# Phenomenal World

## Introduction

Existing models for studying the returns to college often present a single-dimensional account of the associated costs and benefits. Using such measures misses the web of interactions involved in the affordability of and returns to college. To take the clearest example, even calculating what an individual will pay for college involves capturing government, school, and private forms of financing, each of which carries different costs of capital to the student, distinct legal and regulatory constraints, and differing repayment structures. Similarly, imputing a basic benefit of college from the net present value of lifetime earnings against non-graduates, does not paint an accurately complex picture of the situation, for instance, a student’s perceived return to college will be dependent on how risk averse he/she is.

Moreover, it’s not only financial but also opportunity cost that is relevant for the decision of when, how, and whether to attend a post-secondary institution. In a generic situation, students forego four years of industry training and countless other avenues of personal and human capital development to attend school—a period of time that, for the majority, is in fact longer and less consistent than the formal duration of any given program.

A comprehensive model of the affordability of and returns to post-secondary education must account for the varied financing possibilities, risk profiles, and myriad financial and nonfinancial consequences of a college education. At the same time, there are differences in the access to information, and perception of financial information based on a student’s socioeconomic characteristics and cultural values. A student’s perception of debt, returns to college and affordability of college, along with their choices on schools and majors are influenced by where and how they get this information; from school counsellors, parents, peers and so on. We argue that an assessment of returns to education should also address, explicitly or implicitly, the impact of these more ‘qualitative’ associations.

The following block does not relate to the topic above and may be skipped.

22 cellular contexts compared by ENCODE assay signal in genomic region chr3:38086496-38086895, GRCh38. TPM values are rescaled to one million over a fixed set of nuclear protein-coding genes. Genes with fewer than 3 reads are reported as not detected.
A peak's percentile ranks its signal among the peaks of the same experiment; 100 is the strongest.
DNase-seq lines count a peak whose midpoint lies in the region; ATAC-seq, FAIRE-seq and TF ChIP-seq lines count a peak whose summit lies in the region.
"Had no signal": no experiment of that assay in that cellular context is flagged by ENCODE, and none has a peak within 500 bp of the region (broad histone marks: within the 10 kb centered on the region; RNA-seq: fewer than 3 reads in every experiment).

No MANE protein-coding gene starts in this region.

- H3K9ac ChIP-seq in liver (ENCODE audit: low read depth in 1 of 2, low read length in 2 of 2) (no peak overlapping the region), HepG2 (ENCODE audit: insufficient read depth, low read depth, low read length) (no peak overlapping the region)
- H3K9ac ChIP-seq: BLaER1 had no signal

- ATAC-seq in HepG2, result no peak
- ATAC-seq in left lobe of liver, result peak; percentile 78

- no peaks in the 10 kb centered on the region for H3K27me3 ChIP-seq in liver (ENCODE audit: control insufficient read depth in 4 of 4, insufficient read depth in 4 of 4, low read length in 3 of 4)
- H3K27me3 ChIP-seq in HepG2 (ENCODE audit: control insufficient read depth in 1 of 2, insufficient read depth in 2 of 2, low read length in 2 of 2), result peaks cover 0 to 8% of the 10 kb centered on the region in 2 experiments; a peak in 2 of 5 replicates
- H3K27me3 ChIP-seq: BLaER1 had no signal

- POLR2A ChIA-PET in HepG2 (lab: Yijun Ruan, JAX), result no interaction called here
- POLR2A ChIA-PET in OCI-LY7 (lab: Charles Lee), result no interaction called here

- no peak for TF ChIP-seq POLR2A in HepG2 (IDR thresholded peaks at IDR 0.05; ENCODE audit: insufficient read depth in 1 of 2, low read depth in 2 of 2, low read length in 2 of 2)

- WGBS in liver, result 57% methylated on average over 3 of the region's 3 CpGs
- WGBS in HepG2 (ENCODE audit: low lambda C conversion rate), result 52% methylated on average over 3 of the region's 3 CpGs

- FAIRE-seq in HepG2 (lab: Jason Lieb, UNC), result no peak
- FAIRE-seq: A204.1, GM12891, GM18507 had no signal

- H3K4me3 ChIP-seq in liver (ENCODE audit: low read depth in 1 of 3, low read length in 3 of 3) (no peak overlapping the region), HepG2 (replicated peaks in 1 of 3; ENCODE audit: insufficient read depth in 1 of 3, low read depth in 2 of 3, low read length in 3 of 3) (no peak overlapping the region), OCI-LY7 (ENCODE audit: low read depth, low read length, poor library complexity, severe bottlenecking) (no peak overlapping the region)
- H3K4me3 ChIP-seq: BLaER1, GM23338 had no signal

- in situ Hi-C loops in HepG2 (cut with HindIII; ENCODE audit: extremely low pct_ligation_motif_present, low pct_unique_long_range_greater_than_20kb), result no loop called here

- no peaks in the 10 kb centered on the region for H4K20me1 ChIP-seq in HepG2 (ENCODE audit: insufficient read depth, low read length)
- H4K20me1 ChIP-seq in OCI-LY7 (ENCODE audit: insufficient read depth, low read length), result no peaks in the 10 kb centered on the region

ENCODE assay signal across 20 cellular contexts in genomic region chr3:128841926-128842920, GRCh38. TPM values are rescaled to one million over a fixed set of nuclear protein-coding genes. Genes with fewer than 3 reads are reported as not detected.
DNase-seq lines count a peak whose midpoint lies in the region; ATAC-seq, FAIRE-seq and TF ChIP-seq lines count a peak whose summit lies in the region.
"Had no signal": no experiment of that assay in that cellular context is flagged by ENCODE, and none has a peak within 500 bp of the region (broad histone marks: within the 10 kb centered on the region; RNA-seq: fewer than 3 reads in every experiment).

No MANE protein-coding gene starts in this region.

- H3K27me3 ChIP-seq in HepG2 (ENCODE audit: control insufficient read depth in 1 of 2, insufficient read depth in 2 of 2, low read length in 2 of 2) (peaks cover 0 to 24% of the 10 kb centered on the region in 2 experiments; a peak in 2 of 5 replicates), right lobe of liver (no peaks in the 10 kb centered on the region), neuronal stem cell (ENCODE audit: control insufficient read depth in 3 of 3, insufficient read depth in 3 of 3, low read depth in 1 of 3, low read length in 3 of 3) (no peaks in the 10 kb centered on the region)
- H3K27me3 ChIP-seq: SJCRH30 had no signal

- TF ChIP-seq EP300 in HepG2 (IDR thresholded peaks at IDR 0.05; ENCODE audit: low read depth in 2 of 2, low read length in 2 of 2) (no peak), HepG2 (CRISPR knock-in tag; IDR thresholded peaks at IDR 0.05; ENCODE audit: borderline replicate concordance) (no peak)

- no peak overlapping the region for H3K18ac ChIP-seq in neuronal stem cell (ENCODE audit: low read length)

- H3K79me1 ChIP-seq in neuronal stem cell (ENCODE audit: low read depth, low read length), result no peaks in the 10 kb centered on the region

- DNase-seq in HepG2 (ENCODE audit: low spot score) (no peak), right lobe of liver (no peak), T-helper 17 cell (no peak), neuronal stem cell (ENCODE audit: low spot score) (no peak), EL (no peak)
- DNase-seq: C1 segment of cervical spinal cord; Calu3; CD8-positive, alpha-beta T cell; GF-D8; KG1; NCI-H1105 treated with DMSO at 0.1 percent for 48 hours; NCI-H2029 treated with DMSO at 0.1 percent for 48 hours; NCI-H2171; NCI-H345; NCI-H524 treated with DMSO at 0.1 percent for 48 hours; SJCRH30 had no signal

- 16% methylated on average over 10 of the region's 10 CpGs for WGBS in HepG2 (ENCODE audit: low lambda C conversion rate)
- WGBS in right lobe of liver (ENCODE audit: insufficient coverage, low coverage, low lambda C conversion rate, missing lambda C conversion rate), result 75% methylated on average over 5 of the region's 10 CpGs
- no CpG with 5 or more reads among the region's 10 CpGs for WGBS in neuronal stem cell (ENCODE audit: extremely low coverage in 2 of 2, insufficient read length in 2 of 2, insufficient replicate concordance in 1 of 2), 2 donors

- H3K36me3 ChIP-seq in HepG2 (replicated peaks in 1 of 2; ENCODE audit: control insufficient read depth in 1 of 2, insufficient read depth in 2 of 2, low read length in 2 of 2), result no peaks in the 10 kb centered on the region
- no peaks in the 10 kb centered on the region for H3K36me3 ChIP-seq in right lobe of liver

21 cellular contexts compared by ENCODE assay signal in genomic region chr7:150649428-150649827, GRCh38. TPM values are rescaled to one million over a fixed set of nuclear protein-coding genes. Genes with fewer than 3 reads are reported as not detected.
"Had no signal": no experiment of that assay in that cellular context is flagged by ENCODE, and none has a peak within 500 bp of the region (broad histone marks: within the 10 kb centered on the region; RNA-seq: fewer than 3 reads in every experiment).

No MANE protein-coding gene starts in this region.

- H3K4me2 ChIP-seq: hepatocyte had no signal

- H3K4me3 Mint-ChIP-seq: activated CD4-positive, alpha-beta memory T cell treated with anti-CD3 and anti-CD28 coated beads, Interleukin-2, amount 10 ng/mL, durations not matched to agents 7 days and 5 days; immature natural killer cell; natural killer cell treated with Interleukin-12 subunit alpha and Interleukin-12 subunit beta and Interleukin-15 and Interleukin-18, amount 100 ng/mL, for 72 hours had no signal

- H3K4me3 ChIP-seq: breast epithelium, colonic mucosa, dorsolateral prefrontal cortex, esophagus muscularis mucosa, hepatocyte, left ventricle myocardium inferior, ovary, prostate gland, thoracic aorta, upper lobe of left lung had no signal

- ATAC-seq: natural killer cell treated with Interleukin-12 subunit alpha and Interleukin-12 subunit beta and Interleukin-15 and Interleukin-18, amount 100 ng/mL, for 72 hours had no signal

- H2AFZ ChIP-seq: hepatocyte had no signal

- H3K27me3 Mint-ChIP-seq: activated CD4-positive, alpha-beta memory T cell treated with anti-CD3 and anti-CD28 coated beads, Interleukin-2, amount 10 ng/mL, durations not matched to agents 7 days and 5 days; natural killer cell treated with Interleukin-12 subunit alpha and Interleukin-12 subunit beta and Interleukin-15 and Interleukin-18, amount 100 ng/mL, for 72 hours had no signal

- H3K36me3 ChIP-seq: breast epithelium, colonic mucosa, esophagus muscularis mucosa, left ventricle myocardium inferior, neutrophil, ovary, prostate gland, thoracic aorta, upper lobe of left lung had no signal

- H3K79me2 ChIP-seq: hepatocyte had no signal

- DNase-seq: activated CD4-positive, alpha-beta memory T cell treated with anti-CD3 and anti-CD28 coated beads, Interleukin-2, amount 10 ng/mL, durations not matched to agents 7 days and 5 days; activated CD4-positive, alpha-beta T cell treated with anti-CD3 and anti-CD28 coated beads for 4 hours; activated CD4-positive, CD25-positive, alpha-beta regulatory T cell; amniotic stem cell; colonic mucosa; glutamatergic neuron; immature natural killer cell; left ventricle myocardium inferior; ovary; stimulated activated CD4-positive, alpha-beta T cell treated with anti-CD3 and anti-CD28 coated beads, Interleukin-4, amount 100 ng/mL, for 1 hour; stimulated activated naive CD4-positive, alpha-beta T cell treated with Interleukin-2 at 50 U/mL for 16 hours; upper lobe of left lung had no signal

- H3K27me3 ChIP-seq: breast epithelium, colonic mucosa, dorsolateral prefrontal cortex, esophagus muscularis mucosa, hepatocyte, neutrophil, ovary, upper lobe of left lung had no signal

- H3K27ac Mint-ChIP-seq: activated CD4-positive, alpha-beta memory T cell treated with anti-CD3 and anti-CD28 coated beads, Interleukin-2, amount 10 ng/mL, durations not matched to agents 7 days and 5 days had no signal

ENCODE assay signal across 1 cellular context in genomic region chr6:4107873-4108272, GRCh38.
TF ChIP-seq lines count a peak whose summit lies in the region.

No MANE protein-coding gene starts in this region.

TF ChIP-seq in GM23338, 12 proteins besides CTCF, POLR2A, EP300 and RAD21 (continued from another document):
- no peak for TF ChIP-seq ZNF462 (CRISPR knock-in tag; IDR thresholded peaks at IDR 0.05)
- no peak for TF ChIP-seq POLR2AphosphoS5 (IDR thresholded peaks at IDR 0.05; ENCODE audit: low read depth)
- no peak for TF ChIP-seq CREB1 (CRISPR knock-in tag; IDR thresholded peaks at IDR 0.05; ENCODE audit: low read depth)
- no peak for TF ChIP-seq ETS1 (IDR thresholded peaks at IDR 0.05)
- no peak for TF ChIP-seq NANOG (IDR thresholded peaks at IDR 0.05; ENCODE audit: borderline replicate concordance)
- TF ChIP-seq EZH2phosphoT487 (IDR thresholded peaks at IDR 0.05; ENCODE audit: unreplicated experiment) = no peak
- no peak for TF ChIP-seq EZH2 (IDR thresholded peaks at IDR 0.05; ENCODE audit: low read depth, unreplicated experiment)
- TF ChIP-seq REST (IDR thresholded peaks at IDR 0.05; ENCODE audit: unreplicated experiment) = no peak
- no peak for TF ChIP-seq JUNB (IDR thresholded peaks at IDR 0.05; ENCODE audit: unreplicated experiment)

What follows is our first pass at gathering a variety of papers that are representative of the frameworks that can be used to understand and model the true costs and consequences of post-secondary education. We have attempted to categorize the papers we summarize here based on the key themes they cover.

## Debt and Student Debt

1. Ambrose, Cordwell, and Ma (2015) study the effects of growing student debt on the financial flexibility of individuals to take on personal debt to finance small business startups. Using an ordinary least square regression model to capture unobserved differences among small businesses across counties, they find that an increase of one standard deviation in student debt reduced the formation of new businesses with one to four employees by 14% on average in each county between 2000 and 2010. Accumulating student debt reduces an individual’s ability to access different forms of credit, which in turn lowers an individual’s ability to start a new small business.
2. Brown and Mazewski (2015) examine the effects of different types of debt on the intergenerational mobility of children from parents in the 25th percentile of the income distribution. Using the Federal Reserve Bank of New York’s Consumer Credit Panel dataset and Commuting Zone metrics (Q4 2000), they find statistically significant and positive associations between household debt and realized economic mobility of a child of parents in the lower income distribution.